Lan Elliott:

I love that. It was really a calculated risk, right? Because you knew that it was hard to find great people. And when you saw great people available at that one moment in time you took a risk to be able to hire them. And that allowed you to bounce back much faster than a lot of other people who were scaling up and hiring people at a time that you were moving. Quickly.

Thom Geshay:

100%. I could, we couldn't find him today. It'd be impossible to get the talent today. Because of, we're virtually fully employed. So it now it may have cost me my job if it didn't work out and the pandemic lasted longer and we had these massive losses. I wouldn't be with an interview today. So risk can also go the other direction, but that one worked out. Okay.

Lan Elliott:

Absolutely. Let's talk about a risk that maybe didn't go in the other direction because you had mentioned earlier that you learn more from your setbacks actually than your successes. Do you have an example of something that didn't go the way you had hoped, but turned out to be? A good learning or it turned out well in the end, even though you didn't see it at that moment in time,

Thom Geshay:

come on you think I've made mistakes, Jesus, just about all I do. I make a whole lot more mistakes. I do things right. I make mistakes every day and learn from them. Example. Oh, one particular example comes to mind back in the late nineties. I was a young deal guy. I was on our business development team. I'd only been in the business development team for a few years coming out of operations. And but I had done a few deals. And so far they're all going well. And I was feeling pretty good about it. Like I was learning the trade. I was learning what I was doing and I felt pretty good about it. But due to my lack of experience in the business, I got a little ahead of myself. And I pursued a deal that I probably shouldn't have. I found this deal where the primary driver was basis and not really a sound business plan. I won't mention the hotel or the market. I don't want to offend anybody. But we bought a hotel for about 15, 000 a key. We spent about 30, 000 a key on the renovation. So we're all in for about 45, 000 a key. That's a low basis. And I can remember saying to myself, we're in this so cheap, we just can't lose. I uttered those words and I was a deal advocate for this and I was pushing it on the investment committee and telling them why and all this other. What I learned was there's always a reason that real estate is inexpensive and and there's never a shortcut to doing the full underwriting in understanding it, all the ins and outs of the deal always run the downside scenario because anything can happen. Timing is so important to every transaction that we do. And it's hard to factor that in when you do it. So I I really looked at that deal through one lens and that was it's cheap. How can we lose? We ultimately got all our money out with a little profit, but it didn't come anywhere near the underwriting. That I had put together into this day. It's been the worst deal of my career. What did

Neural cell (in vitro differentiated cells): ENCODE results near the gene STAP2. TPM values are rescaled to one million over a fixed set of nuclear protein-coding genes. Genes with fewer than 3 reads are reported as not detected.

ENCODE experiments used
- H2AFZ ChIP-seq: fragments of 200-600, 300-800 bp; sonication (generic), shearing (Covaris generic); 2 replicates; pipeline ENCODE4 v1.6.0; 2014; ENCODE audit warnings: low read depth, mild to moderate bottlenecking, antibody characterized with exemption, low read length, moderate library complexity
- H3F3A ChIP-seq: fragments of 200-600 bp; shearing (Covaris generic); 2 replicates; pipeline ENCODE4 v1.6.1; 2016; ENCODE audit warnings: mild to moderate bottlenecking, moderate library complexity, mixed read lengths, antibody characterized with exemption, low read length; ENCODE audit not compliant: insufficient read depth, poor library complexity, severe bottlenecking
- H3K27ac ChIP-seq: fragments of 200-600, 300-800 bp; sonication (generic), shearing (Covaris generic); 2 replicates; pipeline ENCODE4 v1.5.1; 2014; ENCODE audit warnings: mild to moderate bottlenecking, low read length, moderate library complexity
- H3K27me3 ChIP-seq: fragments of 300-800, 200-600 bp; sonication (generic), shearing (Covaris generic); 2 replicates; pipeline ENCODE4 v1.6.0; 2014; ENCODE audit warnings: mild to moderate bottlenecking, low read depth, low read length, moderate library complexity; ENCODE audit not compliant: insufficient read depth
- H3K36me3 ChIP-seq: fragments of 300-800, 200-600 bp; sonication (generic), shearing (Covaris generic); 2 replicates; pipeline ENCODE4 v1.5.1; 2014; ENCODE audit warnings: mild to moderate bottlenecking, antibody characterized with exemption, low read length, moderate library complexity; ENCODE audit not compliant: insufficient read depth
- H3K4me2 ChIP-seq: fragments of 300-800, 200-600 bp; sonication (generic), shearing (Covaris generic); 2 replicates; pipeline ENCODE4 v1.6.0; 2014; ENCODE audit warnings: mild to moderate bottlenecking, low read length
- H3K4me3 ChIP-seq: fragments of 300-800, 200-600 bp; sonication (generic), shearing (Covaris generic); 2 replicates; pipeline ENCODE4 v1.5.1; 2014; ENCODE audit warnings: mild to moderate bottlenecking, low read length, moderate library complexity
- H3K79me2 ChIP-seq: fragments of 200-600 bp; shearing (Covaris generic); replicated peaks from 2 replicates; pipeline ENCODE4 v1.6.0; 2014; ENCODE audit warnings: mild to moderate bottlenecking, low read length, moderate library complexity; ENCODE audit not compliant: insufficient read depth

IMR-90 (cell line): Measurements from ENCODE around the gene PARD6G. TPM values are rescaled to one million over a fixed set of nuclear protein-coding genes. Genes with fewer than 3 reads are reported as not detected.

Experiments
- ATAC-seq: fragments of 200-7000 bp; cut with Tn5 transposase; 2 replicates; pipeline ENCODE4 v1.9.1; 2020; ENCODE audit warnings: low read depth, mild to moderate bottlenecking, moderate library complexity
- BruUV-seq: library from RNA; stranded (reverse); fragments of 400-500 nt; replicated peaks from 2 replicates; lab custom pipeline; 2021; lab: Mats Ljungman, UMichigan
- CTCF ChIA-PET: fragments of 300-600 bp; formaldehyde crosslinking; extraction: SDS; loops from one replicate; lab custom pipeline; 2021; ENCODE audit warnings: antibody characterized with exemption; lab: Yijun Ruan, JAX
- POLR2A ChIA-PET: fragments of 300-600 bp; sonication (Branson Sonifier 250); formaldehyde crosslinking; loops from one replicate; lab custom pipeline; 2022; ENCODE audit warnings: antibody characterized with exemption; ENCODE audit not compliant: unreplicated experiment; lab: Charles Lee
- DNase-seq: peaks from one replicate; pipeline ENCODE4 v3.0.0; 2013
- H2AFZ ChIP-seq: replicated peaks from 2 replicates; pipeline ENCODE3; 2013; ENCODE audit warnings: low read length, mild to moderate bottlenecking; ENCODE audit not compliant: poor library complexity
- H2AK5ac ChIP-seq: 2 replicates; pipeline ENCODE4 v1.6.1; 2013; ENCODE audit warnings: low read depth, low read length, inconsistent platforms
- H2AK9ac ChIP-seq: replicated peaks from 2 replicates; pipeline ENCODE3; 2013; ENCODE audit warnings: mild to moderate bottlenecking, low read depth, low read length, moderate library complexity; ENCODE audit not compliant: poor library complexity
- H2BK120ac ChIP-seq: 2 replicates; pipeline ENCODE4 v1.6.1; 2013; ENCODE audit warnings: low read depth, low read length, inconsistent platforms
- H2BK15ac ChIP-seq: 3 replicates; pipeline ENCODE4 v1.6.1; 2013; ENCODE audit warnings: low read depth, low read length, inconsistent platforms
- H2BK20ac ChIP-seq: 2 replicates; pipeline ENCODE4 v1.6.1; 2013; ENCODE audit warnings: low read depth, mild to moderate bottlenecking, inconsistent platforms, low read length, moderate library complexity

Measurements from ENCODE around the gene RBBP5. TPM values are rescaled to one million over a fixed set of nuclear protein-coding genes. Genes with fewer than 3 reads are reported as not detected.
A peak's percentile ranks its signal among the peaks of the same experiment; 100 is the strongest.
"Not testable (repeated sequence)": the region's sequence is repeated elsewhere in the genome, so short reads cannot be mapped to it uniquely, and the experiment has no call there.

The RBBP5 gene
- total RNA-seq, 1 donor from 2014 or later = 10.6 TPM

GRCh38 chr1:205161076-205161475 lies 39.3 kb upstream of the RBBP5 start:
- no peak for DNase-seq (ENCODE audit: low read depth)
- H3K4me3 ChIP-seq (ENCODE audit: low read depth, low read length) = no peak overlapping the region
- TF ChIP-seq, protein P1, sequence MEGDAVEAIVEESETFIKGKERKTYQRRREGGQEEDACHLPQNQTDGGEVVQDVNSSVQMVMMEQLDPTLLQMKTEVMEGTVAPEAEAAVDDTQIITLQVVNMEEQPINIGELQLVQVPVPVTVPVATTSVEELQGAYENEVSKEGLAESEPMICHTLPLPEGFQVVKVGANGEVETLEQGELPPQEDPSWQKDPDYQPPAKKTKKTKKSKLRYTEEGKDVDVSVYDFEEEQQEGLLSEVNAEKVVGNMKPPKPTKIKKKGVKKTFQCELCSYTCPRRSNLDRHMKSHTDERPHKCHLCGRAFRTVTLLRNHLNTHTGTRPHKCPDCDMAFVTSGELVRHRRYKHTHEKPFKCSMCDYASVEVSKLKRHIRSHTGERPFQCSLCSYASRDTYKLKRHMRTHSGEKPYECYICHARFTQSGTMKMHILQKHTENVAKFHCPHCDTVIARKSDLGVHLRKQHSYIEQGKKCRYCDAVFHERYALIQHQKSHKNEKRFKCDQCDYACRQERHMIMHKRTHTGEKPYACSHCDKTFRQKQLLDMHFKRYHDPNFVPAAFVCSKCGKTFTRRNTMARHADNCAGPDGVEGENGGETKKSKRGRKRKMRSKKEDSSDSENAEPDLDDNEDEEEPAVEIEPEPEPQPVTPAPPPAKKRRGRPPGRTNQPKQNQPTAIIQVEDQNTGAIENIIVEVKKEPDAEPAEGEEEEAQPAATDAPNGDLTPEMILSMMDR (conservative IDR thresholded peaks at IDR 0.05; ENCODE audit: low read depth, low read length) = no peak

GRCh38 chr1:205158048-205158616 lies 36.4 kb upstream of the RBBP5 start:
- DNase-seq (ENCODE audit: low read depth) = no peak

Lan Elliott:

you learn from that? Run the downsides, obviously.

Thom Geshay:

Yeah, you got to run the downside but listen, there's always factors you can't take into account. And when we look at, when we look at real estate deals. We do it based on a sound business plan. There's got to be an improvement in the operations that has to happen. There has to be an improvement through a repositioning or rebranding through a renovation of some sort. There's something, some dynamic happening in the market that is important. Every deal, like every stool has four legs to it. And you, and for a very sturdy seat, you want to have all four of those legs solid. That deal really had just one. Factor to it. That was really attractive. All the others. I had to manufacture and I didn't put as much weight into because I thought just being inexpensive would be enough. We'd get out of it and do fine. But that's not always the case. The timing wasn't perfect. The market wasn't perfect. There were some changes that happened there. The asset frankly had More scars than I believed it did. And so while we made a small profit it didn't come anywhere close to her underwriting. So you always have to be thorough and never buy a deal just because it's cheap. There's usually a reason. Great advice.